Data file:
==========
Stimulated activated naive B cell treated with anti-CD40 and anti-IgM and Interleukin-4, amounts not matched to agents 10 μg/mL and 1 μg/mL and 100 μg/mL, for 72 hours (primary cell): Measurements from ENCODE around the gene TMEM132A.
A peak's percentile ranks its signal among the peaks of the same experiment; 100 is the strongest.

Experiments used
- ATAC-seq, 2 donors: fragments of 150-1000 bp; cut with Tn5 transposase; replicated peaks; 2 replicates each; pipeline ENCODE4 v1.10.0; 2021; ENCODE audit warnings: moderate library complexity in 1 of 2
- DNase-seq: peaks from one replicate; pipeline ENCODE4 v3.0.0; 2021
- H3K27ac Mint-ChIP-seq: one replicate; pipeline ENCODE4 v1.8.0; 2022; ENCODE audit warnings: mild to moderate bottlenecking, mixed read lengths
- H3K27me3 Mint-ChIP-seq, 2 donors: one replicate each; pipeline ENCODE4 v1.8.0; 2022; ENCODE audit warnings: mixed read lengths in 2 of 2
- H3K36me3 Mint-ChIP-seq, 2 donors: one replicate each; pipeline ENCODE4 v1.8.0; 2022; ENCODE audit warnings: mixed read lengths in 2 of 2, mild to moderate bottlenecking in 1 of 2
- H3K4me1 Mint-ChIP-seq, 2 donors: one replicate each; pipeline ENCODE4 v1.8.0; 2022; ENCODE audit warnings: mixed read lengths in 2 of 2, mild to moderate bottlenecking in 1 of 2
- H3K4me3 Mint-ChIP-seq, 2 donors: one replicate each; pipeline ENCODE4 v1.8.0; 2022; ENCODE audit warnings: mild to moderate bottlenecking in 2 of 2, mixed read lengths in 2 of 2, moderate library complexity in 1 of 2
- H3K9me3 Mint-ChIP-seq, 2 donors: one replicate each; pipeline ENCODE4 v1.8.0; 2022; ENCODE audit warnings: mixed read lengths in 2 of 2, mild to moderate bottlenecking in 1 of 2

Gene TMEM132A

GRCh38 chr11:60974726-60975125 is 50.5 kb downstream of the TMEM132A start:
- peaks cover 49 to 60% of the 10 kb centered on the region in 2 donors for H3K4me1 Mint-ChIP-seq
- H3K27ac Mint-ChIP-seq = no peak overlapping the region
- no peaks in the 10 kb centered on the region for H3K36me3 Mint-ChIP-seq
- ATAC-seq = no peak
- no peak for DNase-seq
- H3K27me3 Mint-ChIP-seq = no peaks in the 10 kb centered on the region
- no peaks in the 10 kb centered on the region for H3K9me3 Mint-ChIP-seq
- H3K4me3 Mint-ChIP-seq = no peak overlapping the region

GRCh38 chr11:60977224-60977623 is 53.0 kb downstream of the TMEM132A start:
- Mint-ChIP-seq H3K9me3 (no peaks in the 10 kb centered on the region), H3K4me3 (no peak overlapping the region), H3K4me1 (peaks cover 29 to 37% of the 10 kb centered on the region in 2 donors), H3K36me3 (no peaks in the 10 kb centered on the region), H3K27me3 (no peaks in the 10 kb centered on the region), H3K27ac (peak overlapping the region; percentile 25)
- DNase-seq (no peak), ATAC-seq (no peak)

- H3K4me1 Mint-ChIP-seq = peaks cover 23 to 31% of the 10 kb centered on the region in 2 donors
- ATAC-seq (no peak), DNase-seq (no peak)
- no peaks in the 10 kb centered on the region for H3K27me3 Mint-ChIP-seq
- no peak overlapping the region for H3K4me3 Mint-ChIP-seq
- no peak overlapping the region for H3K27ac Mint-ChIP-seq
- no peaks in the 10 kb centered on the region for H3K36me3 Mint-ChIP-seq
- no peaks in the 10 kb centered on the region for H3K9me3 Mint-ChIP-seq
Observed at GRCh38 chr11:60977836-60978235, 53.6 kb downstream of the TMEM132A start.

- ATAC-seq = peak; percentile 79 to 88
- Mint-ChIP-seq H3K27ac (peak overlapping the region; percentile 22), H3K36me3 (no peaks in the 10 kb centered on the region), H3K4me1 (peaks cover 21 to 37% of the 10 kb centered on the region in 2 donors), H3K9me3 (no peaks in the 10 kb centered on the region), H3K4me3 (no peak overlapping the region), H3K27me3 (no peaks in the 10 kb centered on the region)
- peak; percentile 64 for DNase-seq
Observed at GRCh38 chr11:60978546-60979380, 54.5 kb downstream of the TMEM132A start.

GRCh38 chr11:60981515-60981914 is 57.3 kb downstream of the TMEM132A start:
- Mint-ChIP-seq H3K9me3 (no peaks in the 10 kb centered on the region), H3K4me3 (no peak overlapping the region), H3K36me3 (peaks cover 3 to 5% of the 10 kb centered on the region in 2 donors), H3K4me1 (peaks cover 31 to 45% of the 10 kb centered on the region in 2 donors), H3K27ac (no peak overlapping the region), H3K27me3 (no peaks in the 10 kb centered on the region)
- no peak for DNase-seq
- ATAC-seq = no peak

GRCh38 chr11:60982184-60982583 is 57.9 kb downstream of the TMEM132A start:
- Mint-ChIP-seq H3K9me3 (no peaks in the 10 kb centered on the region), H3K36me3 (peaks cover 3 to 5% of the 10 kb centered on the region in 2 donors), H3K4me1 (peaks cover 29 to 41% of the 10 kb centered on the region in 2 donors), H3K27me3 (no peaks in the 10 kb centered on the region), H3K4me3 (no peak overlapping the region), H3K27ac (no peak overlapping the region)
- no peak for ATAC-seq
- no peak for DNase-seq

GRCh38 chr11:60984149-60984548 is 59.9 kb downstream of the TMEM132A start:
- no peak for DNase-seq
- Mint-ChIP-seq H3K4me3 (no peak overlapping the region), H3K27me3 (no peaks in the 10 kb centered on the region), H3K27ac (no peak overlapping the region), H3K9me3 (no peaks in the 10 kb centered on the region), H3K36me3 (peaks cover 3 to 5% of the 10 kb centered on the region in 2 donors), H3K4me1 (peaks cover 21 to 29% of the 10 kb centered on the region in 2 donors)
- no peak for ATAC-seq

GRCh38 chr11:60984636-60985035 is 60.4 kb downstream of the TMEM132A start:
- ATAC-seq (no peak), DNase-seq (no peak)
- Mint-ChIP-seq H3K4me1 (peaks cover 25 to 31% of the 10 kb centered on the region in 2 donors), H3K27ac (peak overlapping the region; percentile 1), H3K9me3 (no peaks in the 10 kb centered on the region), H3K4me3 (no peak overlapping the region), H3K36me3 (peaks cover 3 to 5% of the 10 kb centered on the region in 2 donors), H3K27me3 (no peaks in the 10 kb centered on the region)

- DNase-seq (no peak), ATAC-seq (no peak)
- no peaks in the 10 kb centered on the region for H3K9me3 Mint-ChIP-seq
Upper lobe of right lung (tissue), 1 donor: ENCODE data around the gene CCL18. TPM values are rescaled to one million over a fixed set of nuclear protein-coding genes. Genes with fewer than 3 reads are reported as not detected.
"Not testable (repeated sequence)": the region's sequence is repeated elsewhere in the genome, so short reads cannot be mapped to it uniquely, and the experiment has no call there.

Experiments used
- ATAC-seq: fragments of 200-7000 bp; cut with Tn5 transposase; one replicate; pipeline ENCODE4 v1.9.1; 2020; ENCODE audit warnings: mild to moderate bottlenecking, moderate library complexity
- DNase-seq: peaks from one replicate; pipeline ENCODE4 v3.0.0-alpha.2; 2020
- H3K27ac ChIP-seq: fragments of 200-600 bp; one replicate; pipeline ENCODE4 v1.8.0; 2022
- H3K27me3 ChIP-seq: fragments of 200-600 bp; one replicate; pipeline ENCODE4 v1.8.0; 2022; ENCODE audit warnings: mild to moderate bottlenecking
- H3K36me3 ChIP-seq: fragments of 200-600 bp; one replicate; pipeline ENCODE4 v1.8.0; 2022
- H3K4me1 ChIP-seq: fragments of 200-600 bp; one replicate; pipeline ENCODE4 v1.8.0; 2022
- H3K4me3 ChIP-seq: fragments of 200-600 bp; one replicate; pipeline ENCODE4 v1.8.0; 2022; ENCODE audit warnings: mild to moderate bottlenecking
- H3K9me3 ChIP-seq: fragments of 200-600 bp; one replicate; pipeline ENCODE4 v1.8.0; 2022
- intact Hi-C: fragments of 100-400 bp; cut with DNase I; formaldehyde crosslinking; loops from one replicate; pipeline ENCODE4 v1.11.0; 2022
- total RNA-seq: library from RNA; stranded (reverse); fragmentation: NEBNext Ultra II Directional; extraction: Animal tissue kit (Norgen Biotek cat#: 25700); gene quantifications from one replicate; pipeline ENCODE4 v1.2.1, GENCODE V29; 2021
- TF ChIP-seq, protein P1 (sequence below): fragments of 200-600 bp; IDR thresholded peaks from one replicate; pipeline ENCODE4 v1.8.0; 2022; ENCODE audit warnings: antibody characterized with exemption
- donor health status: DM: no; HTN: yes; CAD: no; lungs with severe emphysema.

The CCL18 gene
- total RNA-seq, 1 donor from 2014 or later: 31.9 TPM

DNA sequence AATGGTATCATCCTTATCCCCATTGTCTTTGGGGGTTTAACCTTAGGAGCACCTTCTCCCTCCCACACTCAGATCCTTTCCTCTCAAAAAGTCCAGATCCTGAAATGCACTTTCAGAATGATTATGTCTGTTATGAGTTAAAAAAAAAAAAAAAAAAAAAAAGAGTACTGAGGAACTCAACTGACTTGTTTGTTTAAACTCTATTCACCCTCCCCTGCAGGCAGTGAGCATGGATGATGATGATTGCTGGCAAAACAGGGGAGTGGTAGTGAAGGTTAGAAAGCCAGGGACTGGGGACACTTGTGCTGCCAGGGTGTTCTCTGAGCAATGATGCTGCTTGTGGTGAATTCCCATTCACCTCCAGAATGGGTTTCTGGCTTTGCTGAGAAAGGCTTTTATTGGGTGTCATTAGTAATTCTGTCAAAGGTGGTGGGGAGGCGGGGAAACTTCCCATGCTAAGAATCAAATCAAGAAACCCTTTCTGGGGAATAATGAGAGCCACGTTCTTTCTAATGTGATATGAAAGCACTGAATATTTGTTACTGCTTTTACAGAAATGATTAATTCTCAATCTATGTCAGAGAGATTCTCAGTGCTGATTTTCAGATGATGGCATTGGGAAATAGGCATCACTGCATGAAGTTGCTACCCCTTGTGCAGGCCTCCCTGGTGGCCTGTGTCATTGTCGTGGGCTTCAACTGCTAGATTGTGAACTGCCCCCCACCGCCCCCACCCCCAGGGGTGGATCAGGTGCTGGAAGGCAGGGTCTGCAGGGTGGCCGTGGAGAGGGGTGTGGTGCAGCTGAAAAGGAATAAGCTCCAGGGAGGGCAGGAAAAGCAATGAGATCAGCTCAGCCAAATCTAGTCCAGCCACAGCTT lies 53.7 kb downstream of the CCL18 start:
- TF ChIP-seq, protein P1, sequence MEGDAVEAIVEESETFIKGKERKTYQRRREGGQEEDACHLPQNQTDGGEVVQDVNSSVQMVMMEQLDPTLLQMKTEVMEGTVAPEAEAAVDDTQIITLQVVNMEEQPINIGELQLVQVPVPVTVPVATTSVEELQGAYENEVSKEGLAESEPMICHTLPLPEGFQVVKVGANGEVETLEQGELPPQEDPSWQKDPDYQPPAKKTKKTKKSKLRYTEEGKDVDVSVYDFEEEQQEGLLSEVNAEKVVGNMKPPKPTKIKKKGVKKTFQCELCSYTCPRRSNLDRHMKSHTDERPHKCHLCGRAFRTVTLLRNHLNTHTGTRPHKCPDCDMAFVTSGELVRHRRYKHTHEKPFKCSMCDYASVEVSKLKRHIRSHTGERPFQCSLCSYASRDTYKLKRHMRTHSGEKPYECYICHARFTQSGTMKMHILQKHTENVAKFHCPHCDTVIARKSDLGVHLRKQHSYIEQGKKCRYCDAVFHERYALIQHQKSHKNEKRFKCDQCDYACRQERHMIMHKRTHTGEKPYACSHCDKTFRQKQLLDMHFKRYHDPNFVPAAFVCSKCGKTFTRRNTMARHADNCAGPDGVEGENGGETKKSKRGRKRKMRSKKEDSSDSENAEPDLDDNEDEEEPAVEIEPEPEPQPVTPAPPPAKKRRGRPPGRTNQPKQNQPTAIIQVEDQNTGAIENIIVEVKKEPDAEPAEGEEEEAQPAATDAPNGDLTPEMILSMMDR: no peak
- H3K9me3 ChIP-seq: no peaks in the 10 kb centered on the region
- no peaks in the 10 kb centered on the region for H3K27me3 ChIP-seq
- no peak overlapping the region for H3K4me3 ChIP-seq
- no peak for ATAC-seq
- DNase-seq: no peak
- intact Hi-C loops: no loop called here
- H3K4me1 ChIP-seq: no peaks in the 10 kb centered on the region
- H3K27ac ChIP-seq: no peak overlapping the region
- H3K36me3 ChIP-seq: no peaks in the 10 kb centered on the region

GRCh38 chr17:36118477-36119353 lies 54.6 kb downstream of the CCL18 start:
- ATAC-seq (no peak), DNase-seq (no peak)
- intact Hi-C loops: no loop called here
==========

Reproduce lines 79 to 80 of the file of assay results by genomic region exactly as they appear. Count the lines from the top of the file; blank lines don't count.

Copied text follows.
- H3K4me1 ChIP-seq: no peaks in the 10 kb centered on the region
- H3K27ac ChIP-seq: no peak overlapping the region